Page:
Getting such a device type approved must have been a nightmare. Maybe they needed innitial approval from multiple  national authorities involved, and then even more authorities when going international. Showing the thing won't go BANG while in the aircraft but will go BANG when it should. I won't be surprised if they have a shelf rack or two filled with paperwork for the type approval.
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Offline SeanB

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Re: EEVblog #339 - Cypres Parachute Teardown
« Reply #15 on: August 22, 2012, 03:18:54 pm »
It would be a sensor with a range of 2 bar from absolute. Very sensitive and a large output. Easy to sense using a few small slots left in the case join, and reliable, as the volume in the case provides a noise reduction function.

As to the pyro and the capacitor, they want to have enough current to fire even at the point where the cells are frozen into slush. Normally the pyro only will fire if you pass over 1A through it, it is safe to test at under 1mA( self test during power up)
 

Offline tom66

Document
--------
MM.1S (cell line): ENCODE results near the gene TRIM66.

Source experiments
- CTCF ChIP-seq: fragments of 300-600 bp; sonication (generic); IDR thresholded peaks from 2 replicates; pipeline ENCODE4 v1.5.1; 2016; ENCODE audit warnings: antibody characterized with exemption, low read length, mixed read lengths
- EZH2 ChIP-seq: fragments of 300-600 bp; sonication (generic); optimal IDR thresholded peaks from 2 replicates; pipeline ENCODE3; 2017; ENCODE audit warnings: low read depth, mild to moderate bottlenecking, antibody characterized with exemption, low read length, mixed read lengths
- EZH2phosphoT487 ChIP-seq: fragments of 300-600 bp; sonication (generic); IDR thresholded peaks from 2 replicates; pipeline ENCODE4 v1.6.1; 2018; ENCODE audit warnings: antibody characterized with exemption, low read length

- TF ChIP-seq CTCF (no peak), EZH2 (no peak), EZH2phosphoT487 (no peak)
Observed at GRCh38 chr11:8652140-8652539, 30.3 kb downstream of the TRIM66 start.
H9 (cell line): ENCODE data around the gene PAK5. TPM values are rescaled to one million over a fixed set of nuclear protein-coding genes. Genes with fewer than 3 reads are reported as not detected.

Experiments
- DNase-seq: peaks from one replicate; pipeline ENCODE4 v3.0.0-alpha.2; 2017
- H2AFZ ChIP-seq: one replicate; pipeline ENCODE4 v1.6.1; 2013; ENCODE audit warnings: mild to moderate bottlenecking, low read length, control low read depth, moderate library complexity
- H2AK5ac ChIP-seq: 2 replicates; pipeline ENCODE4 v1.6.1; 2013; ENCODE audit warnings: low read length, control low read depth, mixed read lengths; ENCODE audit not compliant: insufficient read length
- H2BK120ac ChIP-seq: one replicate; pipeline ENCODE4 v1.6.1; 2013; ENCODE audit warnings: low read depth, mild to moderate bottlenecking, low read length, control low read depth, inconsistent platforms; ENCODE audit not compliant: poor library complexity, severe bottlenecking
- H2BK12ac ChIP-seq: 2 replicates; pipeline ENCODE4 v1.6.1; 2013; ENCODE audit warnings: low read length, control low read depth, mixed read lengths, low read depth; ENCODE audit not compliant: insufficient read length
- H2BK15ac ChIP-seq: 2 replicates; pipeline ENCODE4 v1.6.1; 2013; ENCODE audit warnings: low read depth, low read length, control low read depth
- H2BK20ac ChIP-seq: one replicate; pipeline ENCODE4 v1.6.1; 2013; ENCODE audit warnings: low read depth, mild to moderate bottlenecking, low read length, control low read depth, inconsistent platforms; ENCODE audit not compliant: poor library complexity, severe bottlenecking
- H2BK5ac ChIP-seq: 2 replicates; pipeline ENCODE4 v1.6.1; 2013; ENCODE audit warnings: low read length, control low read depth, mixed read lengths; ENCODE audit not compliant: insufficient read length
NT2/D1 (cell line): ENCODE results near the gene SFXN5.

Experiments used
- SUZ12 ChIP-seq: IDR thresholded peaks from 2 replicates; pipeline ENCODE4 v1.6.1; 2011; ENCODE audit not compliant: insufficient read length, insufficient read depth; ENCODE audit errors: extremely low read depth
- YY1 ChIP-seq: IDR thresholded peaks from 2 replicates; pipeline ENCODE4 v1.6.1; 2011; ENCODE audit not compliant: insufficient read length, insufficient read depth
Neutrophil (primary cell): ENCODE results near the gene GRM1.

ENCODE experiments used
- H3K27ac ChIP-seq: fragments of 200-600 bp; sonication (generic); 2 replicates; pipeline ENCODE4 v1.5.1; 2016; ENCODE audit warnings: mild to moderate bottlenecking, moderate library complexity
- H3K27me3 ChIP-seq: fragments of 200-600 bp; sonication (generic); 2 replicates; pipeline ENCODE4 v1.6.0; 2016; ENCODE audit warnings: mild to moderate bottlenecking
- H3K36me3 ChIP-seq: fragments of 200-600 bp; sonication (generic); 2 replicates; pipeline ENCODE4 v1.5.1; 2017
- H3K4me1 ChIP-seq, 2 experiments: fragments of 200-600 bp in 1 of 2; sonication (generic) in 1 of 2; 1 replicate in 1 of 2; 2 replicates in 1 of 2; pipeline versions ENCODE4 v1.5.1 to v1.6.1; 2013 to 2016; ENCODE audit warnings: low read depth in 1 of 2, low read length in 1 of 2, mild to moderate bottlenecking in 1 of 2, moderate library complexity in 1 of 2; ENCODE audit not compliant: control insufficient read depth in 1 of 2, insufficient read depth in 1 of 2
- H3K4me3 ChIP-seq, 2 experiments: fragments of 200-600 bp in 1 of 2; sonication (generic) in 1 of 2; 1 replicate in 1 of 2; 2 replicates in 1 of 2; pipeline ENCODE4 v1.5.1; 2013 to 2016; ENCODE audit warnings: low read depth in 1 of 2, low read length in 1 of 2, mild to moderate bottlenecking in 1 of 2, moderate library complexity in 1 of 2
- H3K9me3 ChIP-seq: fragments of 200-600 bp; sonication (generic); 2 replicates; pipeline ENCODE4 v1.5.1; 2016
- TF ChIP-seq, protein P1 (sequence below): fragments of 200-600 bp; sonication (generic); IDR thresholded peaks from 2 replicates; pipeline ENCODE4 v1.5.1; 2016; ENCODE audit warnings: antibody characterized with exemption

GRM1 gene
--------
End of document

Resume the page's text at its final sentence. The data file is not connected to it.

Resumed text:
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Re: EEVblog #339 - Cypres Parachute Teardown
« Reply #16 on: August 22, 2012, 04:29:52 pm »
Love the partially decapitated TO-220s! I wonder if they had enough purchasing power to order those in or if they were factory modded?
 

Offline G7PSK

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Re: EEVblog #339 - Cypres Parachute Teardown
« Reply #17 on: August 22, 2012, 06:00:10 pm »
The sensor worked due to the can was not sealed to air pressure, The flap over the jumper pins was not completely soldered around the edge, The F was most likely the a reference to the jumper pin position. i also noted that the gloop inside did cover the entry to the pressure sensor. Is there any solvents for the potting gloop.   
 

Offline icon

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Re: EEVblog #339 - Cypres Parachute Teardown
« Reply #18 on: August 22, 2012, 06:57:26 pm »
Type approvals: I'm no doubt going to be proved wrong, but I don't think type approvals are involved. If there were, you'd think they would be all over the manual/website. I think they were first into the market with a device of this type (there were other more obtrusive/clockwork things around before) and they built a reputation for reliability. They've joined that class of manufacturer whose product name is now used for the product type, regardless of manufacturer.

RTC: the device is designed to switch itself off after 14 hours, so presumably that's what the RTC is for.